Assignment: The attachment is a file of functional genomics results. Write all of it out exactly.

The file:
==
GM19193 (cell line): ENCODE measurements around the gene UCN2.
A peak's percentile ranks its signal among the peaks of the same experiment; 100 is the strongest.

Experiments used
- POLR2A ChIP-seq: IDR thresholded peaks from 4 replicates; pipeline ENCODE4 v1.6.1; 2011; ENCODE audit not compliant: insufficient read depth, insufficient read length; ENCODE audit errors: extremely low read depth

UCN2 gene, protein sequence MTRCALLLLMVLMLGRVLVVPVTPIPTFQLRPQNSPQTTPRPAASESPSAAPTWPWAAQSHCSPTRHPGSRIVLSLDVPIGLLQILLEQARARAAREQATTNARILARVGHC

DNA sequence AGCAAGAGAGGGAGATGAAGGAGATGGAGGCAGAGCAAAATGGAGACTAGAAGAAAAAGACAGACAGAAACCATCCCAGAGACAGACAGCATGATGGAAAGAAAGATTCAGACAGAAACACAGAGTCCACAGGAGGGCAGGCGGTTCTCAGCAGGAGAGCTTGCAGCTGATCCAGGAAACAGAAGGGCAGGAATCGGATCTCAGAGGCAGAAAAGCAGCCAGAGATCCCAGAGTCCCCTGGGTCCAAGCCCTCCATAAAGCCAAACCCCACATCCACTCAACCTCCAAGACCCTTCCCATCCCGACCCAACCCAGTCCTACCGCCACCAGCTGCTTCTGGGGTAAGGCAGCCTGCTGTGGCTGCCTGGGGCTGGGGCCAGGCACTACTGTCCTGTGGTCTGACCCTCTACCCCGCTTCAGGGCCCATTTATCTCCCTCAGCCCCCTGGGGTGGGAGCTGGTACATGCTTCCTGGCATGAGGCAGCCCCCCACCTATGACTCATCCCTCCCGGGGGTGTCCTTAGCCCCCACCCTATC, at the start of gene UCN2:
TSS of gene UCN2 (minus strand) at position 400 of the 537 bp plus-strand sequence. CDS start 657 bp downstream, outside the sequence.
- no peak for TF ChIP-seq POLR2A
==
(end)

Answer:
GM19193 (cell line): ENCODE measurements around the gene UCN2.
A peak's percentile ranks its signal among the peaks of the same experiment; 100 is the strongest.

Experiments used
- POLR2A ChIP-seq: IDR thresholded peaks from 4 replicates; pipeline ENCODE4 v1.6.1; 2011; ENCODE audit not compliant: insufficient read depth, insufficient read length; ENCODE audit errors: extremely low read depth

UCN2 gene, protein sequence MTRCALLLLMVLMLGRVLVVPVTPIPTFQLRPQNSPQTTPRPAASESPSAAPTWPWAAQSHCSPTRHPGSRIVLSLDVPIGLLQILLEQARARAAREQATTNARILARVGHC

DNA sequence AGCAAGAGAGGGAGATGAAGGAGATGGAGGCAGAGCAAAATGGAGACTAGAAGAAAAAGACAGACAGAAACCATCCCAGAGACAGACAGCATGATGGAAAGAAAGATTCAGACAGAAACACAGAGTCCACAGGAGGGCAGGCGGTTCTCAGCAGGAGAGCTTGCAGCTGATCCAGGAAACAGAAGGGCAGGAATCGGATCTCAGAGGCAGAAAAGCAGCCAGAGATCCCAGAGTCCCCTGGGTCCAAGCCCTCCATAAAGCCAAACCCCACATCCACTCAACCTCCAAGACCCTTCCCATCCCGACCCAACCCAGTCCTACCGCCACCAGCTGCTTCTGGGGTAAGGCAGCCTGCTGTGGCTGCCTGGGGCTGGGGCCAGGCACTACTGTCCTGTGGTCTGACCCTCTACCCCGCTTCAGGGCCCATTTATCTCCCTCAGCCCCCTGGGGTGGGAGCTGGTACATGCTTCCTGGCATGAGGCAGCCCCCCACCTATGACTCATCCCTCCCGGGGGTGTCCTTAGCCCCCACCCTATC, at the start of gene UCN2:
TSS of gene UCN2 (minus strand) at position 400 of the 537 bp plus-strand sequence. CDS start 657 bp downstream, outside the sequence.
- no peak for TF ChIP-seq POLR2A